The study was undertaken to categorize and assess the relative importance of various factors in determining customers' evaluation of the overall online shopping experience (customer satisfaction) and their intention to provide continued patronage (remain loyal) to the pertinent online stores. Furthermore, the study also investigated the effects of customer loyalty and satisfaction on revenue. Various hypotheses were formulated and tested using empirical methods. The results from the study imply that web site design factors may lead to discretionary customer loyalty but have no significant effect in fostering customer satisfaction. Discretionary customer loyalty is a product of shopping convenience; thus, web site designers ought to focus efforts on design mechanisms that generate shopping convenience. Even though web site design factors have no significant effects on customer satisfaction, there is a strong positive relationship between customer satisfaction and loyalty. In particular, the results of the study imply that factors pertaining to the acquisition of the product needed by the customer and support during product use are very important in determining customer satisfaction and loyalty. Thus, web-based stores need to shift focus from aesthetic concerns of web site design to product offering and to providing outstanding customer service and support after the purchase of the product. This is what will keep customers satisfied and willing to continue the relationship with a company over the long term. The results of the study indicate that an increase in customer loyalty has a positive impact on sales revenue. The underlying implication is that loyal customers have a strong impact on company profits because they buy more and cost less to serve. In order for web-based stores to achieve long-lasting customer value, they need to nurture customer relationships through electronic customer relationship management (ECRM). This will enable a company to determine the most valuable customers and to follow the important customer-centered concept of achieving increased share of customer instead of increasing share of market. This is desirable because increasing share of customer is much more profitable than price manipulation and discounting associated with attempts to increase market share.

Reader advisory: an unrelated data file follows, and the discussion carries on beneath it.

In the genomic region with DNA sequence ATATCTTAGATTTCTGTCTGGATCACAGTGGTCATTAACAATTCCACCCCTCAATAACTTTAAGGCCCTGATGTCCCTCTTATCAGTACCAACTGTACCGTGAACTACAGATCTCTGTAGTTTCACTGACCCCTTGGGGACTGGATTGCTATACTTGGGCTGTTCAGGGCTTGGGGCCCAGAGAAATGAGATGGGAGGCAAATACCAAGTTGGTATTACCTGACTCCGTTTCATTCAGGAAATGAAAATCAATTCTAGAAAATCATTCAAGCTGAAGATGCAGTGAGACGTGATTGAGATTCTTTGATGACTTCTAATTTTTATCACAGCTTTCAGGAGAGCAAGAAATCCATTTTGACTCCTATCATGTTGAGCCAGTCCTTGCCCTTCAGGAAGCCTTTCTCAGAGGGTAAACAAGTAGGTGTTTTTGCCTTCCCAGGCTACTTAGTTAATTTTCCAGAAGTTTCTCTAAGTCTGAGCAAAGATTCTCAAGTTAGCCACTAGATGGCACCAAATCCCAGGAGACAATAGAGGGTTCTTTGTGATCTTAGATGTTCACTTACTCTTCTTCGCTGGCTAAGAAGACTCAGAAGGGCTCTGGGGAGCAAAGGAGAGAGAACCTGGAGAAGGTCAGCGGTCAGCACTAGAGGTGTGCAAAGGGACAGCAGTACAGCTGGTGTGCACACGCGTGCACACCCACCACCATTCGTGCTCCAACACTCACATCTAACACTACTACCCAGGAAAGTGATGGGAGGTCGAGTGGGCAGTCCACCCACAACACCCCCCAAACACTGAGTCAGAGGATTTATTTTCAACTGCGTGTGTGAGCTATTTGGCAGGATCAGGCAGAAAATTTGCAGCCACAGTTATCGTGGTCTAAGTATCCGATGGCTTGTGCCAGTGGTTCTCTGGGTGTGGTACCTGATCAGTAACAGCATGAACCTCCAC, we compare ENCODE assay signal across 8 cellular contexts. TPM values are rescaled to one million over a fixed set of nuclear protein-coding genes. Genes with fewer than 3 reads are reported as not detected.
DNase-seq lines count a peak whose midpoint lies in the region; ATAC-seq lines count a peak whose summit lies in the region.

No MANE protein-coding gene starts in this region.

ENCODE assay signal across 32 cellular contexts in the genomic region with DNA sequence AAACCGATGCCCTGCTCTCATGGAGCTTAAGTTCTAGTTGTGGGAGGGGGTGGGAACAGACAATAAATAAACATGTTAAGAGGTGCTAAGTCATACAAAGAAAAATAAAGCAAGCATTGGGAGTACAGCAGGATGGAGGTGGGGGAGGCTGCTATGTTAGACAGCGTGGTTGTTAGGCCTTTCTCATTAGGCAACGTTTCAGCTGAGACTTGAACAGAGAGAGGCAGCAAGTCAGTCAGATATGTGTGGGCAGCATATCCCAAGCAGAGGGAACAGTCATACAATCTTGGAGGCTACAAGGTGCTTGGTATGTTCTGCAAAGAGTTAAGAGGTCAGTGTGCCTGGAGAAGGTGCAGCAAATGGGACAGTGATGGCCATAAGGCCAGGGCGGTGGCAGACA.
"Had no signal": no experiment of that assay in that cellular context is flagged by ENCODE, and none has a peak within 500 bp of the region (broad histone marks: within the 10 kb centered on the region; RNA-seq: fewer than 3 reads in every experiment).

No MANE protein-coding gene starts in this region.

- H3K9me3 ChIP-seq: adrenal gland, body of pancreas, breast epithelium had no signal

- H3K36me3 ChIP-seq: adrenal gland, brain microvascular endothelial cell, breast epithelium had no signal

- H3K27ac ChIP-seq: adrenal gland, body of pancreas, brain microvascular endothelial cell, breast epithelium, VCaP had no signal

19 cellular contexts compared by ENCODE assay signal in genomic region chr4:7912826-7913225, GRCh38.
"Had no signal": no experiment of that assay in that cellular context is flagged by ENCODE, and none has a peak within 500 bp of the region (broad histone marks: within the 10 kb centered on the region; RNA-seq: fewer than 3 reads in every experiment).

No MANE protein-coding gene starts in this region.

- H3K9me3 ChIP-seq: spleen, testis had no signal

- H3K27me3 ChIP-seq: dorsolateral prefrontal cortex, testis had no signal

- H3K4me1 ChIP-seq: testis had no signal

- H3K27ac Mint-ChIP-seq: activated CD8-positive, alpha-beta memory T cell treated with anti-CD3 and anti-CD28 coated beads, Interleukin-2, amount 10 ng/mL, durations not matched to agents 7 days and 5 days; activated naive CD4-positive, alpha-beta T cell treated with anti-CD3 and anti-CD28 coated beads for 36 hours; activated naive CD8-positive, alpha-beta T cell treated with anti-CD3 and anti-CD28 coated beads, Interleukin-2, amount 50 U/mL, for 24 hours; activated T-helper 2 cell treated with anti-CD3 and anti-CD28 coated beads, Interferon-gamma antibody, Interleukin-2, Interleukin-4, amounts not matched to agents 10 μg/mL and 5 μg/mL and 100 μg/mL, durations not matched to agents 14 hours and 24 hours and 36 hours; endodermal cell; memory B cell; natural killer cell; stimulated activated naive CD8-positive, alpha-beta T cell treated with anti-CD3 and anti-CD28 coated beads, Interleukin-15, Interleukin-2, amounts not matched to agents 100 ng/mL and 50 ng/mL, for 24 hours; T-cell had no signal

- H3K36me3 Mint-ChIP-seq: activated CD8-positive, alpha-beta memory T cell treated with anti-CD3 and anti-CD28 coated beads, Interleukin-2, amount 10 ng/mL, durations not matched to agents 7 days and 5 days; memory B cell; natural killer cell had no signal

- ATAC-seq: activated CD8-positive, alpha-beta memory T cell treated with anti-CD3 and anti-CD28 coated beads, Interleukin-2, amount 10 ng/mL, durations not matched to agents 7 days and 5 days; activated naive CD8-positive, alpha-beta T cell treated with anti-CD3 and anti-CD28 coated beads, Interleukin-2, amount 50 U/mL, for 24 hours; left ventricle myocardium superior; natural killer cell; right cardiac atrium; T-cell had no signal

Library of Congress Subject Headings
Electronic commerce; Consumer satisfaction; Customer loyalty; Web sites--Design
Information Sciences and Technologies (MS)
Department, Program, or Center
Information Sciences and Technologies (GCCIS)
Otim, Samuel, "The Determinants and implications of customer satisfaction and loyalty in web-based commerce: An Empirical analysis" (2004). Thesis. Rochester Institute of Technology. Accessed from
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